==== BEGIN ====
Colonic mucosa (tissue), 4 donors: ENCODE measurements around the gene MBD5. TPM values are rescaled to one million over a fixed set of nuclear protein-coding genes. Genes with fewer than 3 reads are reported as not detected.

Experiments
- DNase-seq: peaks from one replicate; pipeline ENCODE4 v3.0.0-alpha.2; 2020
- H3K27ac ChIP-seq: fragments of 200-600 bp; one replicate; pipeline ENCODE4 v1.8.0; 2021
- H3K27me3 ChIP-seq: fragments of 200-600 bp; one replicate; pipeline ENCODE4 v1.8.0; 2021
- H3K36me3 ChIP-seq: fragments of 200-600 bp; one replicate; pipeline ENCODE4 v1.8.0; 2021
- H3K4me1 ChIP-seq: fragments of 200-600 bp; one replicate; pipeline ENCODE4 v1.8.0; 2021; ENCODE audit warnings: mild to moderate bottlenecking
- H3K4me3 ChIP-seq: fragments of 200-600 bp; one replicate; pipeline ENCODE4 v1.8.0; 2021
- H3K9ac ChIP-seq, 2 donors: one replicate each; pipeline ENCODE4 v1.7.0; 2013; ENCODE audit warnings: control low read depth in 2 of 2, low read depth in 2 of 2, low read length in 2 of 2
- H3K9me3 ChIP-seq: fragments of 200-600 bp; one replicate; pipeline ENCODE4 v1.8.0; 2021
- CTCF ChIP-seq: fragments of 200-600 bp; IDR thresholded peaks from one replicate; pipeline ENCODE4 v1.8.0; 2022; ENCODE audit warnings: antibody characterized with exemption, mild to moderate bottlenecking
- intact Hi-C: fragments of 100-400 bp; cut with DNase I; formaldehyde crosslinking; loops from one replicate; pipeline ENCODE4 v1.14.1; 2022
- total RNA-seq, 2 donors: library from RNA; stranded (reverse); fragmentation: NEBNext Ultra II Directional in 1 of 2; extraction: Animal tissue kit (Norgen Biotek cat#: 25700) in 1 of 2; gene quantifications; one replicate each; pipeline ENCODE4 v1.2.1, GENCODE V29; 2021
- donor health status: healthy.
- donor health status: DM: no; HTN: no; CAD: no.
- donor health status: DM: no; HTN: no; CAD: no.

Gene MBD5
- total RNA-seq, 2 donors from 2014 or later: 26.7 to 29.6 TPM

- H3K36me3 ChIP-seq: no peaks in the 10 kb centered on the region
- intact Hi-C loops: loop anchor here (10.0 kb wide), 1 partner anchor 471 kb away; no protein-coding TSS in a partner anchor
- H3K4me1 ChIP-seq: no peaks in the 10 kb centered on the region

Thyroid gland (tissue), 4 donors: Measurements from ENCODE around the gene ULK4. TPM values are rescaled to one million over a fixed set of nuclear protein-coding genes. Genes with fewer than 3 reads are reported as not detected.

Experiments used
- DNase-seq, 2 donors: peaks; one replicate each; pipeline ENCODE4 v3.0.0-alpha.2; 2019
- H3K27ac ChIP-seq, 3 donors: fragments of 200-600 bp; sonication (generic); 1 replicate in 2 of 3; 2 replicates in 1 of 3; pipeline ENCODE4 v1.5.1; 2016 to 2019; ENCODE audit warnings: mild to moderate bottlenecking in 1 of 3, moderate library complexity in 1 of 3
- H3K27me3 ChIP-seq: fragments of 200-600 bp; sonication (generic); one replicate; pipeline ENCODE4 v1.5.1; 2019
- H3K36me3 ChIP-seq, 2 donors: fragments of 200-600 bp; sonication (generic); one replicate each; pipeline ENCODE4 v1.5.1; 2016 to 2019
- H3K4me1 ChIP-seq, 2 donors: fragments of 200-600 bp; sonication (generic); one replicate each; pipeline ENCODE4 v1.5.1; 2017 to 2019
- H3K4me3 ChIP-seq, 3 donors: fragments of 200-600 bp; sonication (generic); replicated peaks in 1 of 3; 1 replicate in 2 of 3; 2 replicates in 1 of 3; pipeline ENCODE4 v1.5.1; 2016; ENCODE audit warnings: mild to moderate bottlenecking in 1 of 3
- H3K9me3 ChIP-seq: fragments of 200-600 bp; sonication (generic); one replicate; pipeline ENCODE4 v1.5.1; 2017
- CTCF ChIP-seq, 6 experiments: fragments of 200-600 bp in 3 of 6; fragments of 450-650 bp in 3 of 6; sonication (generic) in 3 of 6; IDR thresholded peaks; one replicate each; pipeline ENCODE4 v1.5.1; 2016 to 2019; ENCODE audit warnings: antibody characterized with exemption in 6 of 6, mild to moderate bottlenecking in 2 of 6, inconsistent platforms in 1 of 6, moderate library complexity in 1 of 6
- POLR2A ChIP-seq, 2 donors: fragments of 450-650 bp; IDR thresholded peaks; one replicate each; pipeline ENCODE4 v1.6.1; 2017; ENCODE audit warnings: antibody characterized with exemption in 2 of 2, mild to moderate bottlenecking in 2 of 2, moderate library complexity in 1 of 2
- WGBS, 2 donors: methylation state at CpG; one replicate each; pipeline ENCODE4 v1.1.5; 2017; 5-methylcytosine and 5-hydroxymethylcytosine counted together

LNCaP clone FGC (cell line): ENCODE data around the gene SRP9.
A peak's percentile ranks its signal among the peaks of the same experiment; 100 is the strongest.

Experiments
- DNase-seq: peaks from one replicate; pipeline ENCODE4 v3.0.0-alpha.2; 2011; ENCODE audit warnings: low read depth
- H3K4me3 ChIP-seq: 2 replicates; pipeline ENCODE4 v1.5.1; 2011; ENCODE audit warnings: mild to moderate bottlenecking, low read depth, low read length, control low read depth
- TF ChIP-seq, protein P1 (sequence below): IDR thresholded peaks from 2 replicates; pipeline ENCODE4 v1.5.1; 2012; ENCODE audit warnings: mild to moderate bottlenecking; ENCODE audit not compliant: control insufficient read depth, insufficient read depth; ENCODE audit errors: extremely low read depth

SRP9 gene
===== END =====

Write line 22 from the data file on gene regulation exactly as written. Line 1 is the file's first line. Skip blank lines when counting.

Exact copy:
Thyroid gland (tissue), 4 donors: Measurements from ENCODE around the gene ULK4. TPM values are rescaled to one million over a fixed set of nuclear protein-coding genes. Genes with fewer than 3 reads are reported as not detected.